The best time of year to visit Sedona is spring and fall when temperatures are mild – typically between 60 and 80 degrees with sunny skies. Winter months bring less crowding and chillier temperatures, but can still be a great time to visit. If you bundle up properly, Sedona day hikes in the winter can be magical!
Getting to Sedona
Phoenix is a great gateway to Sedona, an easy 2-hour drive from the town. Flying into Phoenix and driving to Sedona is the most popular way to access the area, due to the large international airport and easy access to rental cars. Las Vegas is another option with a large airport, only about 4.5 hours to drive to Sedona. You can even visit the quaint mountain town of Flagstaff on the way! Many people choose to combine their trip to Sedona with a visit to Flagstaff or the Grand Canyon’s South Rim, which is only about 2 hours away.
Sedona Hiking Rentals, Tours & Lessons
Looking for a guide to plan some customized, easy hikes in Sedona for you? You’ve come to the right place. Sedona hiking tours are some of the best ways to experience the magical red rock and hidden gems of this area.
TripOutside offers the best outfitters if you’re looking for a Sedona hiking guide, as well as many companies that offer hiking tours in the region. Our outfitter partners are all four star rated or above, and are some of the most experienced Sedona hiking guides in the state of Arizona. We take the guesswork out of booking your Sedona hiking trip – all of our outfitters provide top notch service and safety.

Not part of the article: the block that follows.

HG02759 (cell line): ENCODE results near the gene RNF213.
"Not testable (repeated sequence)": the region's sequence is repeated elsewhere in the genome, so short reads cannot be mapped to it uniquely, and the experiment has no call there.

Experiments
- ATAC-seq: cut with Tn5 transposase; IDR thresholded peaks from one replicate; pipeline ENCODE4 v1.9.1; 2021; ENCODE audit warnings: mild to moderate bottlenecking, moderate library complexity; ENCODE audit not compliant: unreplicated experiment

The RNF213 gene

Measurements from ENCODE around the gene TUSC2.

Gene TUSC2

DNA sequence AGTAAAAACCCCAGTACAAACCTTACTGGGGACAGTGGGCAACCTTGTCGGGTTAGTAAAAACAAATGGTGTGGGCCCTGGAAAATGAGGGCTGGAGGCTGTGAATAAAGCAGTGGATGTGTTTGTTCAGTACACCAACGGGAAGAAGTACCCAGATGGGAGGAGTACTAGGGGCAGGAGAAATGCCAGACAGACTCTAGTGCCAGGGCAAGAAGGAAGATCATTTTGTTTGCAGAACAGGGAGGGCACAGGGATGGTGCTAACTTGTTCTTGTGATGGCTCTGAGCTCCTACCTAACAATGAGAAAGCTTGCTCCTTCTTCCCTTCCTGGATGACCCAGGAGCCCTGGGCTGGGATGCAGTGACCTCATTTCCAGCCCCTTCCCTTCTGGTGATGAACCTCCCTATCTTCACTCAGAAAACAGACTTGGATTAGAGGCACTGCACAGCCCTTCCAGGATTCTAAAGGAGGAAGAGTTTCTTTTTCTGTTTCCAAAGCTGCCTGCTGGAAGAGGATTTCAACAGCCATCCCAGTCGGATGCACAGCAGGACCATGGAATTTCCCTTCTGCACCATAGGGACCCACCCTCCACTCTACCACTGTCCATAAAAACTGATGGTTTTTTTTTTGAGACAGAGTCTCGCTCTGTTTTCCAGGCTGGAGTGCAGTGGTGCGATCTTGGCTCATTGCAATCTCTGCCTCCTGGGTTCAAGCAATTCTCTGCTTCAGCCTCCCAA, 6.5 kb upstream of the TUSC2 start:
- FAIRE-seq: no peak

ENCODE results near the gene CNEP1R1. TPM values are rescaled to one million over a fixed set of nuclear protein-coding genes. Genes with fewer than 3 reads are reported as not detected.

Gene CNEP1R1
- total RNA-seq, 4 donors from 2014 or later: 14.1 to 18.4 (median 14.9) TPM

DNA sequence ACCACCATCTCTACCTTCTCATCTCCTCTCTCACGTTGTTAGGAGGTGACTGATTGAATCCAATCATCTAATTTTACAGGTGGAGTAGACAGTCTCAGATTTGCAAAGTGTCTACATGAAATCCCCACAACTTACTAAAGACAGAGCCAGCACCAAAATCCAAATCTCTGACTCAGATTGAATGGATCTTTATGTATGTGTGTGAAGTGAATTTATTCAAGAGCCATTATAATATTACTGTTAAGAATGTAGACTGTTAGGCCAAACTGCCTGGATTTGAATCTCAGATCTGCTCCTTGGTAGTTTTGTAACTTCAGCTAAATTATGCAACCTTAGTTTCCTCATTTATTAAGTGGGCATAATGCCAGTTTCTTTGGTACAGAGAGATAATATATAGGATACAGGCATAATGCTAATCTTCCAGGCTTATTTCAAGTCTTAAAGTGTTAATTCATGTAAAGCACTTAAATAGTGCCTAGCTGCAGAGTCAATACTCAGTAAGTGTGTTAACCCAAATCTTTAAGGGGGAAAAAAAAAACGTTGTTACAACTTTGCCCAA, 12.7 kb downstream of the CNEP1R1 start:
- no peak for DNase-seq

Sedona Hiking FAQs
What is the most popular hike in Sedona?
Some of the most popular hikes in Sedona are the Devil’s Bridge Trail, the Cathedral Rock Trail, and the Mescal Mountain Loop. There are so many popular hikes in the Sedona area that trailhead parking areas tend to fill up early. Get to the trailhead first thing to beat the crowds and the heat!
Is hiking in Sedona free?
Sedona hiking is free, but many trailhead parking areas in Sedona are located in the Coconino National Forest. Parking on these National Forest Lands requires a Red Rock Pass or a National Parks Interagency Pass to be displayed on your windshield. You can get a Red Rock Pass for the day for $5 or an annual pass for $20.
What do I need to hike in Sedona?
Sedona hiking trails are often well-trodden, but clambering over slickrock still requires sturdy footwear. You’ll also want to bring sunscreen and other sun protection like a sunhat, sunshirt, and sunglasses – the desert sun can be intense. Bring plenty of water, as well: a gallon per day per person. If you’re heading out to an unfamiliar area, you might consider bringing a Sedona hiking trails map, too!
What is the best month to visit Sedona?
The best month to visit Sedona is probably March or September. March still holds some of the chillier temperatures of winter and the summer days haven’t arrived yet in full force. You might even find snow in some areas and the Verde River is swiftly moving with snowmelt. In September, things are starting to cool off and you might glimpse some of the bright-yellow color in the cottonwood leaves before they fall.
How many days do you need in Sedona?
Sedona is a world of adventure and you could spend weeks and weeks there. We recommend at least three days to experience some of the best Sedona hikes. Plan for more time if you want to enjoy other Sedona activities like kayaking, SUP, and mountain biking.
What can you do in Sedona if you don’t hike?
For those who don’t want to hit the trail by foot, there is a world renowned system of mountain biking trails in Sedona. The Verde River and some nearby lakes also offer wonderful opportunities to kayak and SUP near Sedona. Rest assured there’s something for everyone in this beautiful desert town!